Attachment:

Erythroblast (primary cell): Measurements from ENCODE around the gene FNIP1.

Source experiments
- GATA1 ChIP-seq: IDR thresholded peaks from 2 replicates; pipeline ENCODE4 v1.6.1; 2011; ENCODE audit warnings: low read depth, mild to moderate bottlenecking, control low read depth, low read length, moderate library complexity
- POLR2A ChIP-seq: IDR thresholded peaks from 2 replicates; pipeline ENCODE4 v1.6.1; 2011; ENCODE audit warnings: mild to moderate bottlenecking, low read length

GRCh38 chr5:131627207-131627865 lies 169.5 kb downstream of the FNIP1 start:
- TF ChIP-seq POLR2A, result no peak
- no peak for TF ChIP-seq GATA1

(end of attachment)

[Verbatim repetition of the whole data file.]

Erythroblast (primary cell): Measurements from ENCODE around the gene FNIP1.

Source experiments
- GATA1 ChIP-seq: IDR thresholded peaks from 2 replicates; pipeline ENCODE4 v1.6.1; 2011; ENCODE audit warnings: low read depth, mild to moderate bottlenecking, control low read depth, low read length, moderate library complexity
- POLR2A ChIP-seq: IDR thresholded peaks from 2 replicates; pipeline ENCODE4 v1.6.1; 2011; ENCODE audit warnings: mild to moderate bottlenecking, low read length

GRCh38 chr5:131627207-131627865 lies 169.5 kb downstream of the FNIP1 start:
- TF ChIP-seq POLR2A, result no peak
- no peak for TF ChIP-seq GATA1